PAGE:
Membranes of spinous portion of dorsal and anal fins deeply incised, the first membrane of dorsal fin nearly to base, the last one-third distance to base; membrane of first anal spine incised one-half distance to base. Origin of dorsal fin above base of fourth lateral-line scale, the predorsal length 2.6 (2.45-2.55) in SL; dorsal spines progressively longer, the first 2.75 (2.7-3.05) in head length; twelfth dorsal spine 1.4 (1.45) in head length; fourth dorsal soft ray longest, 3.15 (1.75-3.4) in SL; origin of anal fin below base of ninth dorsal spine, the preanal length 1.6 (1.6-1.7) in SL; first anal spine 2.45 (2.3-2.6) in head length; second anal spine 1.15 (1.1-1.35) in head length; sixth or seventh anal soft rays longest, 3.35 (3.3-4.45) in SL; caudal-fin length (includes filament of longest ray) 1.85 (1.65-1.9) in SL; caudal concavity 3.2 (2.9-4.5); pectoral-fin length 3.3 (3.1-3.4) in SL; pelvic-fin length 2.6 (2.2-3.0) in SL.

Color of holotype in alcohol dark purplish brown anterior to a demarcation that begins ventrally at origin of anal fin and ends at base of about ninth dorsal spine but extends in middle of body posteriorly to a vertical from base of first anal soft ray to base of eleventh dorsal spine; body posterior to demarcation pale beige; median fins colored basally like adjacent body, the rays soon becoming pale gray-brown and the membranes translucent; pectoral fins translucent with pale brown rays and a large black spot over base and axil; pelvic fins dark brown.

Color of holotype when fresh shown in Fig. 4. Note the nebulous margin dorsally and ventrally that separates the dark brown anterior part of the body from the pale yellowish posterior part; also the pale yellowish posterior body grading to pale bluish white on caudal peduncle. Figures 6 and 8 provide the color of other specimens when fresh.

The life color of Chromis fieldi is shown in the underwater photographs of Figs 5, 7 and 9. Note the light blue on the leading edge of the dorsal and anal spines and along the margin of the anterior soft portion of the median fins, the bluish white posterior margin of the black axillary spot, and the faint dark longitudinal banding on the rows of scales of the postorbital head; there is often a faint bluish iridescence on the upper lip and suborbital.


The genetic analysis, based on 19 mtDNA cyt b sequences within the Chromic complex, support the outlined morphological differentiation among new and existing species. Both phylogenetic methods show evolutionary separation between C. dimidiata sampled in the central Red Sea and that sampled in the Indian Ocean (including Madagascar, Reunion, and the Seychelles; Fig. 13). We found that d = 0.019 when comparing the Red Sea to Indian Ocean fish, and d= 0.087 or d= 0.085 when comparing each of these groups to the more distantly related C. iomelas in the Pacific Ocean. This is in contrast to d = 0.002 or d = 0.004 within the Red Sea or Indian Ocean groups. Comparable genetic differentiation was obtained from the cytochrome c oxicInse subunit I (COI) barcoding gene (data not shown), but we here focus our discussion on the above outlined cyt b gene and samples.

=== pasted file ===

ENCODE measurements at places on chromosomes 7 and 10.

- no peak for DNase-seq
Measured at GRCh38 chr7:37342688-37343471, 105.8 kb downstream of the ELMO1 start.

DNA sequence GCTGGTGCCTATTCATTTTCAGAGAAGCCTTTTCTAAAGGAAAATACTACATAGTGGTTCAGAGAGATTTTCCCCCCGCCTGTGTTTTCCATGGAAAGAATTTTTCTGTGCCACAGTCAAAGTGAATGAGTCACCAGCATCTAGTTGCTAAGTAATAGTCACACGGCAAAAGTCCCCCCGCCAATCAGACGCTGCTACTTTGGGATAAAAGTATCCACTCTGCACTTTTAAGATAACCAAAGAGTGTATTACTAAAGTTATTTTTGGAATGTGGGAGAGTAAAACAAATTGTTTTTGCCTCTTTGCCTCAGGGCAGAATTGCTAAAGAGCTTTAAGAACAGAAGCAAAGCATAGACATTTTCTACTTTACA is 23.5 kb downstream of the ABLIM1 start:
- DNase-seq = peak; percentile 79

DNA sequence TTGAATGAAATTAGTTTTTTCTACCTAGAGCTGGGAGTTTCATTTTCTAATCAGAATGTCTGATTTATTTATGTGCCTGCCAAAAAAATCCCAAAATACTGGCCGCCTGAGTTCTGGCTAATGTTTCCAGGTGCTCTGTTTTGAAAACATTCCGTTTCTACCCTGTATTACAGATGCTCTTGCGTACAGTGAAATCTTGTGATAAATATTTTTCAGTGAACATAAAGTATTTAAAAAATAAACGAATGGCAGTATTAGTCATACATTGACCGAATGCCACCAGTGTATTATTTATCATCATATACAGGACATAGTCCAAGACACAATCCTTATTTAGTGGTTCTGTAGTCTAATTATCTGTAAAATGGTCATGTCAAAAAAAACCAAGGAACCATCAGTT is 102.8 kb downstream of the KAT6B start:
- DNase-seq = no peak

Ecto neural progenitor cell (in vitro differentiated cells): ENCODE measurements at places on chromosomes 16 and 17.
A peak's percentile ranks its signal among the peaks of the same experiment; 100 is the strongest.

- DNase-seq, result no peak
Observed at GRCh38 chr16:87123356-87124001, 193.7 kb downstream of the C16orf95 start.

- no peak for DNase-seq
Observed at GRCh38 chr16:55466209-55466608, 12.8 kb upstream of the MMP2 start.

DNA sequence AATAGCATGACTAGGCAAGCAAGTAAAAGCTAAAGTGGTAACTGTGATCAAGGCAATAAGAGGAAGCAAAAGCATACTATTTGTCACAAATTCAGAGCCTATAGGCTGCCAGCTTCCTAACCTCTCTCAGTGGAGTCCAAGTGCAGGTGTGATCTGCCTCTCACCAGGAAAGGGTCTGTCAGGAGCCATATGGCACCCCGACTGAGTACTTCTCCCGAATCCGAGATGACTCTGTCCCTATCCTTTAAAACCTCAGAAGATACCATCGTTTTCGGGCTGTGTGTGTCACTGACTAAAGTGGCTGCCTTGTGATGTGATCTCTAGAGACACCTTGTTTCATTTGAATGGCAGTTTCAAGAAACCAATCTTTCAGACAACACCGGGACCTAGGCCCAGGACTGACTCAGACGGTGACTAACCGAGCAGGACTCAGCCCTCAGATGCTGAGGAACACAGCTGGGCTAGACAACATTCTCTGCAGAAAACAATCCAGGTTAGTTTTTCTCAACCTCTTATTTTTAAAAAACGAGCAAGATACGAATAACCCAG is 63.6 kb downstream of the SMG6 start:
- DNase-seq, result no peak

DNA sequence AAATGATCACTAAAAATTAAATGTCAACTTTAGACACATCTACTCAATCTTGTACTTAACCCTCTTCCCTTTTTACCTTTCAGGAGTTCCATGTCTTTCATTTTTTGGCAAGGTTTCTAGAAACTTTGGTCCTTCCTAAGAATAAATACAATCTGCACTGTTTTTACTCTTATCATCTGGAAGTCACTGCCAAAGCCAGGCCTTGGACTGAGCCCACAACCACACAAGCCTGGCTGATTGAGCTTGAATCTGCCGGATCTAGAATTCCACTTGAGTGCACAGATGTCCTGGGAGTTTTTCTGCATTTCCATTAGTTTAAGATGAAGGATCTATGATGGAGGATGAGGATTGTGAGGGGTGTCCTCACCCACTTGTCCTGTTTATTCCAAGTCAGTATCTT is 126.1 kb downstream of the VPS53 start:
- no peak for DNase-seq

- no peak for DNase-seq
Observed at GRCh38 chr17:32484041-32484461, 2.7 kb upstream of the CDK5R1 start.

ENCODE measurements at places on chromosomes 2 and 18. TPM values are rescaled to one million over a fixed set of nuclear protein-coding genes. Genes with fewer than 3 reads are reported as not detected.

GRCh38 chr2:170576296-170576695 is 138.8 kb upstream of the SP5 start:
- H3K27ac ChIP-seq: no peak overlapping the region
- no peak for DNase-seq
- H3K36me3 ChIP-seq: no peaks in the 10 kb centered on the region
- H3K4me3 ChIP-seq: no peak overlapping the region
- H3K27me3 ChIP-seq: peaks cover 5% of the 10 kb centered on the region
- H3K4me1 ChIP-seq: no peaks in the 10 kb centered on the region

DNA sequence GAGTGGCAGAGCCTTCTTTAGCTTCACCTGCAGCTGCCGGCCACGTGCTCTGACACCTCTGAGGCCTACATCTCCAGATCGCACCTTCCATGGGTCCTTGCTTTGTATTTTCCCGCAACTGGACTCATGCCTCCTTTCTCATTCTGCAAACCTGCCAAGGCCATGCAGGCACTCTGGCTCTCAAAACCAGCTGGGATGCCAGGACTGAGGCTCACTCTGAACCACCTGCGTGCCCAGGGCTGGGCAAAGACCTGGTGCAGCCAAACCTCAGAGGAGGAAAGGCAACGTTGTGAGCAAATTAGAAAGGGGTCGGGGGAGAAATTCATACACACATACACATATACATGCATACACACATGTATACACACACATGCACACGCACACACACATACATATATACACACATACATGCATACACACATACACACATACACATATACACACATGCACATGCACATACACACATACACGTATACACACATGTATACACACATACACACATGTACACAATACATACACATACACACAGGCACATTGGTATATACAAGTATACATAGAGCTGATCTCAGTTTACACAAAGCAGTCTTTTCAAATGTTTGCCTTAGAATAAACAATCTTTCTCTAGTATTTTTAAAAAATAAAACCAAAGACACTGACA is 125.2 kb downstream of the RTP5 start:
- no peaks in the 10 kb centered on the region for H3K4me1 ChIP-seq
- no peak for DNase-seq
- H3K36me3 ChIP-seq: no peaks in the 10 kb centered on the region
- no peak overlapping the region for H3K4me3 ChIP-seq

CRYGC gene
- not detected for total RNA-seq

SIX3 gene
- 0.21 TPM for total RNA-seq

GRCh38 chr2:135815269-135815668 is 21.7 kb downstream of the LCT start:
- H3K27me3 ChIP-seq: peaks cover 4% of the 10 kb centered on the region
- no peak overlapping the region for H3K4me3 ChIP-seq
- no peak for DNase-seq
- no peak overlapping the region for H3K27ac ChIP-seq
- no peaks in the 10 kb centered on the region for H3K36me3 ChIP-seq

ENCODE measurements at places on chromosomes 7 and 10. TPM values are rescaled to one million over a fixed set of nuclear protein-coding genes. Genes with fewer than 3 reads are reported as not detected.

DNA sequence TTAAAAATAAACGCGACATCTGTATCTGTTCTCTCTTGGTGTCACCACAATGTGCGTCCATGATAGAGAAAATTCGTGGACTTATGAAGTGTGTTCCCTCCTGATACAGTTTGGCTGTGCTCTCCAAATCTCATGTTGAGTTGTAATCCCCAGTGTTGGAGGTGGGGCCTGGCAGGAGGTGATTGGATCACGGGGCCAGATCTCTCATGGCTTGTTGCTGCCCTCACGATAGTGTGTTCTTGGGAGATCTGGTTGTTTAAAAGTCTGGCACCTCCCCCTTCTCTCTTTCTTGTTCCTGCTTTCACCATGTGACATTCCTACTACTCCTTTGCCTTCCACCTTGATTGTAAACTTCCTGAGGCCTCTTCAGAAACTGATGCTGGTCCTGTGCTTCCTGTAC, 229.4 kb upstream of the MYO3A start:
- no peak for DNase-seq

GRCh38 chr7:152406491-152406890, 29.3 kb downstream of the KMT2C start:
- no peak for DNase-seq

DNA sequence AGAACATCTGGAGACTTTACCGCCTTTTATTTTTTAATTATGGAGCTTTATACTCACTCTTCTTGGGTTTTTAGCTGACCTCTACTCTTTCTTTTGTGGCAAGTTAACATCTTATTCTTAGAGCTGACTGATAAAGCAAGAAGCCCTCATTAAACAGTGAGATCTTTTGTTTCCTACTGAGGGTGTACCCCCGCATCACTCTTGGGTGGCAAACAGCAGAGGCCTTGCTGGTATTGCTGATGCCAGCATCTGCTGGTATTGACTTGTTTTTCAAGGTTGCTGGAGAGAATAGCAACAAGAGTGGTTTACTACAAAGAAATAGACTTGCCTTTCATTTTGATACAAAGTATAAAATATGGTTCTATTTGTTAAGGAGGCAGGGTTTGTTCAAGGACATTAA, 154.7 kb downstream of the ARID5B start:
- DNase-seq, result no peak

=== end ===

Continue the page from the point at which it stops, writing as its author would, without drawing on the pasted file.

Etymology: This species is named in honour of Richard Field, who first suspected that the Indian Ocean population of Chromis dimidiata might represent a different species. He also provided 18 underwater photographs of C. dimidiata taken in the Red Sea in the vicinity of Jeddah that gave us the opportunity to note color variation, and collected four specimens of this species from north of Jeddah, Saudi Arabia.

Distribution: Specimens of Chromis fieldi have been examined or records verified from Kenya, Tanzania, Mozambique, KwaZulu-Natal, Seychelles (including Amirantes), Comoro Islands, Reunion, Mauritius, Cargados Carajos Shoals, Chagos Archipelago, Maldive Islands, southern Oman, Socotra in the Gulf of Aden, Sri Lanka, Mentawai Islands (Sumatra), and Christmas Island. In addition, Gerald R. Allen (pers. comm.) provided records for Pulu Weh (off western Sumatra) and western Java, and Tilman J. Alpermann identified uncataloged specimens in the Sencken-berg Museum, Frankfurt that were collected by him and Uwe Zajonz at Socotra Island in the Gulf of Aden, using a copy of this manuscript as a guide.

Remarks: Chromts fieldi is found on coral reefs, both lagoon and outer reefs, but not in areas exposed to heavy wave action, from the depth range of 1 to at least 40 m. It feeds on zooplank-ton, but rarely more than a meter above the shelter of the reef. The larger species of Chromis, Lepidozy-gus tapeinosoma, and the species of Pseudanthias feed much higher in the water column. Winterbot-torn et al. (1989) collected 491 specimens of C. fieldi, 14-51 mm SL, in 37 lots from 0.5-36 m, from reef tops and drop-offs in the Chagos Archipelago. Thirty-one percent of their specimens were from 6-15 m, and 66% in 16-25 m. They added, "It was ubiquitous along the rim of the drop-off, where it formed large associations feeding on plankton in the water column." Richard Winterbottom also collected 23 lots of this species in the Comoro Islands.

This species is differentiated from the closely related Chromis dimidiata in having strongly modal 17 pectoral rays and 17 tubed lateral-line scales vs. modally 15 for C. dimidiata. The two species differ also in the dark brown-white demarcation on the body. It is straighter in C. dimidiata and more sharply defined dorsally and ventrally. The demarcation may be slightly before or posterior to the origin of the anal fin in both species, but because of the convexity of the demarcation in C. fieldi, it is more posterior. The tip of the pectoral fin reaches or extends posterior to the demarcation in 13 of the 14 Bishop Museum specimens of C. dimidiata. Except for juveniles, the pectoral fin rarely reaches the demarcation in C. fieldi. In addi-don, the demarcation in C fieldi remains distinct dorsally, though it may be irregular as it passes through the dorsal fin, whereas it becomes diffuse and curves strongly anteriorly in C. dimidiata.